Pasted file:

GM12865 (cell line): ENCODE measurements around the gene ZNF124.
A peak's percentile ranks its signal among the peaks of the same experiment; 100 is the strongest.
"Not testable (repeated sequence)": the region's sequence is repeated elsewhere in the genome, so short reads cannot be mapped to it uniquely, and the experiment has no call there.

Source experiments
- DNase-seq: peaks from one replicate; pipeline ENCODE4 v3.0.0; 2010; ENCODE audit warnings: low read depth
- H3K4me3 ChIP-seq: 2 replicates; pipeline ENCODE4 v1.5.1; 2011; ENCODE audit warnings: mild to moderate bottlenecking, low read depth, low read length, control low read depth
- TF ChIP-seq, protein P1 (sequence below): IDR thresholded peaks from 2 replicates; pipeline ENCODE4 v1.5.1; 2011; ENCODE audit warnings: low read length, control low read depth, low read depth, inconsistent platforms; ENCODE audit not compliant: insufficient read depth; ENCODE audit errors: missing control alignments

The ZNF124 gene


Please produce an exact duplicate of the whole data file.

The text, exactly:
GM12865 (cell line): ENCODE measurements around the gene ZNF124.
A peak's percentile ranks its signal among the peaks of the same experiment; 100 is the strongest.
"Not testable (repeated sequence)": the region's sequence is repeated elsewhere in the genome, so short reads cannot be mapped to it uniquely, and the experiment has no call there.

Source experiments
- DNase-seq: peaks from one replicate; pipeline ENCODE4 v3.0.0; 2010; ENCODE audit warnings: low read depth
- H3K4me3 ChIP-seq: 2 replicates; pipeline ENCODE4 v1.5.1; 2011; ENCODE audit warnings: mild to moderate bottlenecking, low read depth, low read length, control low read depth
- TF ChIP-seq, protein P1 (sequence below): IDR thresholded peaks from 2 replicates; pipeline ENCODE4 v1.5.1; 2011; ENCODE audit warnings: low read length, control low read depth, low read depth, inconsistent platforms; ENCODE audit not compliant: insufficient read depth; ENCODE audit errors: missing control alignments

The ZNF124 gene